Warren E. Burger:

Thank you Mr. Stanzler.

Mr. Williams you have about five minutes left.

Edward Bennett Williams:

Mr. Chief Justice and may it please the Court.

I’d like to take these few minutes to just correct two impressions that have been left with the Court, in the argument of counsel.

Mr. Pfeffer suggested to the Court that the superintendent of schools, for the parochial schools of Rhode Islands, testified that if the statute were held unconstitutional, then the money would just continue to come from the parish.

The record shows first of all, that what the superintendent testified to, was that the contracts with his teaches were signed after the statutes were passed.

And that because the individual schools were bound by those contracts, they would have to pay for that year, the amount of money called for in the contract, because it had been executed, but it did not suggest, he did not suggest, he did not say that thereafter, that the schools would be able to continue this higher stipend.

Now, an issue has been injected in the last moments of the arguments here.

The suggestion has been made that there are some kind of exclusion policy in these schools, either racial or religious.

And I receive the (Inaudible) this morning from Mr. Pfeffer, when he said that I had misstated Title 6 of the 1964 Civil Rights Act.

Well, Title 6 of the 1964 Civil Rights Act is specifically incorporated in the Rhode Island Salary Supplement Statute.

It’s precisely stated such regulations shall ensure that any non-public school, as that term is defined earlier in this chapter, which employs teachers who receive salary supplements, as provided for in this chapter shall comply with the provisions contained in Title 6 of the Civil Rights Act of 1964.

And the suggestion was made this morning that there was exemption for religion.

Well, there is an exemption for religion.

There’s a very narrow circumscribed exemption for religious in Title 42 2008, Section 1, in hiring policies of institutions, where the hiring is by a religious institution, for a religious activity, it is so that a religious school does not have to hire somebody of a different religion to teach religion, which would have no acquisition to this case, because religion teachers are excluded from the benefits of the Act, in any event.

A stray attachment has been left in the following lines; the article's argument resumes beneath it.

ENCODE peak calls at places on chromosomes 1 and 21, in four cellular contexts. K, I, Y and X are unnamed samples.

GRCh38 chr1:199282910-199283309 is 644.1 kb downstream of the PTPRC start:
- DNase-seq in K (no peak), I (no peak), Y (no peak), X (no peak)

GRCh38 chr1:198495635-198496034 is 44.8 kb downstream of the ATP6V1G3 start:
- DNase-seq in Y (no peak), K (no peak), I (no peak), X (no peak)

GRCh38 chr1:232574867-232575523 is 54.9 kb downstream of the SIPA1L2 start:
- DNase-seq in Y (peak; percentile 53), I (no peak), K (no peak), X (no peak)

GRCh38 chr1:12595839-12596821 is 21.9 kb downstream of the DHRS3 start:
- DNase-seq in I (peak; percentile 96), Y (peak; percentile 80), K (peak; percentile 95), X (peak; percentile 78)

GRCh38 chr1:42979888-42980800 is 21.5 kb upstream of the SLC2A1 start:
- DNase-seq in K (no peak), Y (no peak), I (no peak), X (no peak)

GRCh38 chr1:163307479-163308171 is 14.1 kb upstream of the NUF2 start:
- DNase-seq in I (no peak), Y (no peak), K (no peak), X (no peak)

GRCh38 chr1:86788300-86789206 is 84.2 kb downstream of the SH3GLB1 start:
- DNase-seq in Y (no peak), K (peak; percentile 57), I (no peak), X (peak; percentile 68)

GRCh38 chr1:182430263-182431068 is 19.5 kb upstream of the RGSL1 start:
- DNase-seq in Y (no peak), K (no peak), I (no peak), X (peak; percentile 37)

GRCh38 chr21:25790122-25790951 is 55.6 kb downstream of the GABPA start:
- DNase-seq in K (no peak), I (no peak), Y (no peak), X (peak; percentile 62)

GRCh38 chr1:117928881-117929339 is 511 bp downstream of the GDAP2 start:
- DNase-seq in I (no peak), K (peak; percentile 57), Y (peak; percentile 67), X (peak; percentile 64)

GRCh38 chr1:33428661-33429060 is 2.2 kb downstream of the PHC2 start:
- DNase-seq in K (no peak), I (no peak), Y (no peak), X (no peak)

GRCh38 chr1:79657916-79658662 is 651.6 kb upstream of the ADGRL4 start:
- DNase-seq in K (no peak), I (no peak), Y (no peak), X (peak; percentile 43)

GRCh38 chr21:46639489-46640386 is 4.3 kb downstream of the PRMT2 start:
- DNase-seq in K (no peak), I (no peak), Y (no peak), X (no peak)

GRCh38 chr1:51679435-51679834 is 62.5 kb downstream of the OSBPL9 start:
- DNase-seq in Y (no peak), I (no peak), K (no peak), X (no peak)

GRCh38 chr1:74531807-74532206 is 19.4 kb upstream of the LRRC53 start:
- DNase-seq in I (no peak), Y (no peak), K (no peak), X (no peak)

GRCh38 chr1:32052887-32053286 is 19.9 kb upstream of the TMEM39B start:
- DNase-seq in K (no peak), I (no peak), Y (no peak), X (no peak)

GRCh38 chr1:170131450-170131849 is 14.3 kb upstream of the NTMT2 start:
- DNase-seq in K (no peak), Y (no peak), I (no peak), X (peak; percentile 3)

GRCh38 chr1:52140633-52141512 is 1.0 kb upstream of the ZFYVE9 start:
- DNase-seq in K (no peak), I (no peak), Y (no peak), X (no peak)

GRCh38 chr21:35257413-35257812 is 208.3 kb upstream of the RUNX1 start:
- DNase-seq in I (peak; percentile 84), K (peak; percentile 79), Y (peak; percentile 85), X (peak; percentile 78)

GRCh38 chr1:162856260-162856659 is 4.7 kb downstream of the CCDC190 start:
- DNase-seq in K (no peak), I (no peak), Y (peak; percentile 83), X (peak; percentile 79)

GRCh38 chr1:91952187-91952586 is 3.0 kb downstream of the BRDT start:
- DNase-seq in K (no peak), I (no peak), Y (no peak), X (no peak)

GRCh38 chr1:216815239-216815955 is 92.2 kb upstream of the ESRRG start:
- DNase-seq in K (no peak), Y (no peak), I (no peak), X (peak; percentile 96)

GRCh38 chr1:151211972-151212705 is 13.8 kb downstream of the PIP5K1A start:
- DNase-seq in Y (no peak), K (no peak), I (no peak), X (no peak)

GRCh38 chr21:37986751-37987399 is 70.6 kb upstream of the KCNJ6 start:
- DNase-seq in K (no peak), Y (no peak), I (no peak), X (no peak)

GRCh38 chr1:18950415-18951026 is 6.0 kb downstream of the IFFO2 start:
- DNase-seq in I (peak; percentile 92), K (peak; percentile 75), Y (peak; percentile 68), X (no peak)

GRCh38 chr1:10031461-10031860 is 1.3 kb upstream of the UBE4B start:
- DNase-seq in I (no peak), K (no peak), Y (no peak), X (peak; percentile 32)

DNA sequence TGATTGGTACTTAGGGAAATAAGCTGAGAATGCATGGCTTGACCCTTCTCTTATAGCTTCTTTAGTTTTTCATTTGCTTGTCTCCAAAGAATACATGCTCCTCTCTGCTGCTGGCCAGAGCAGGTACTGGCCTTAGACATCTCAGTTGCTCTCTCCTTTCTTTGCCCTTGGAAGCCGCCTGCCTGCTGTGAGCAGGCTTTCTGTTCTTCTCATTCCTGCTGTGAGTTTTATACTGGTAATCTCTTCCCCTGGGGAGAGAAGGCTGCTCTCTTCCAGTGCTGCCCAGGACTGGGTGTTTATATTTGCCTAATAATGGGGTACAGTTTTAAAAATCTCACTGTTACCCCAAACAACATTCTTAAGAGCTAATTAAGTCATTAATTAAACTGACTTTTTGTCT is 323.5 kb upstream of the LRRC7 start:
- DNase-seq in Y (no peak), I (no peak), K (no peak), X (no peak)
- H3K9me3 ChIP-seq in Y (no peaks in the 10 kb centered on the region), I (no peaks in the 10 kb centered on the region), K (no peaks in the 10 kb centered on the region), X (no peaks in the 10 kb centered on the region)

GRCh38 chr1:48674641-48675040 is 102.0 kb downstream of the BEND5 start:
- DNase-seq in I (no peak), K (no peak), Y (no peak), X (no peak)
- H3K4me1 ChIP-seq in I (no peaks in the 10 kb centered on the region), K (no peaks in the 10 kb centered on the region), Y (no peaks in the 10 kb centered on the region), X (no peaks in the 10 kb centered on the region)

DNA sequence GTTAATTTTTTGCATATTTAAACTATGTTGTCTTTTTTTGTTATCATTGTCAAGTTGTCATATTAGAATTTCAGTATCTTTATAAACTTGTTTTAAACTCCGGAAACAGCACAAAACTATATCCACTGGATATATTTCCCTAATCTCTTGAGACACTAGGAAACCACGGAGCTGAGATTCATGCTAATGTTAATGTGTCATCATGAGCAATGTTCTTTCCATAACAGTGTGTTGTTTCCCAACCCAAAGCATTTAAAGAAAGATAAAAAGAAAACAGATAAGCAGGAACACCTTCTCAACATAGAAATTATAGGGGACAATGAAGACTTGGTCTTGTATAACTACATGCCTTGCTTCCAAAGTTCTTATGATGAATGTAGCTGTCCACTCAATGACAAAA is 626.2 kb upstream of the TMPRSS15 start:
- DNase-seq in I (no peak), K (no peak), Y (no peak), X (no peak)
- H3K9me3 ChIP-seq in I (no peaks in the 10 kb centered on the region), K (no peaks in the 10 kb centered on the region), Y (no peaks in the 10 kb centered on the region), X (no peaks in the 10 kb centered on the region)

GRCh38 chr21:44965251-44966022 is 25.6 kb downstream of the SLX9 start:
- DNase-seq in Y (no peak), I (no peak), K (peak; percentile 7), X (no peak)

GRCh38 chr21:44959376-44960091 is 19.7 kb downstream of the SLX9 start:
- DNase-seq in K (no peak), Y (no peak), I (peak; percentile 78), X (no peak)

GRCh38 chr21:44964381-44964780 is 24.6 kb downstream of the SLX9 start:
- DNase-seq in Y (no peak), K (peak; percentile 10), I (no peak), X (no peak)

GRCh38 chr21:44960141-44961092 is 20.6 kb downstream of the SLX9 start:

There was no suggestion at any time, until the veining hours of the argument here in this Court that there was ever any exclusion on the basis of race from any of these schools, never at any time in the lower court, and indeed the record is diametrically to the contrary, and I invite the Court to read it.

And I suggest likewise, there has been no evidence produced in this record, in the lower court, that anyone is excluded from these school by virtue of religion for indeed the record once again is diametrically opposite to the suggestion that was made in the closing moments of counsel’s argument.

Potter Stewart:

How about the page 223 of the appendix, to which Mr. Pfeffer referred?

Edward Bennett Williams:

Page 223 of the appendix, if the Court please—

Potter Stewart:

What that is, is part of exhibit 4 (d) (Voice Overlap).

Edward Bennett Williams:

Counsel said that, that was a stipulation between the parties, nothing could be farther from the fact, I suggest.

If you read the record here, from pages 120 to 127, you will see the long colloquy that went on, between counsel with respect to the admission of this handbook in evidence.

And it was pointed out that many sections of the handbook were superseded or never operative and that were never put into practice.

And the counsel met and stipulated with respect to certain portions of the handbook and that whole dialog is contained between 120 and 127.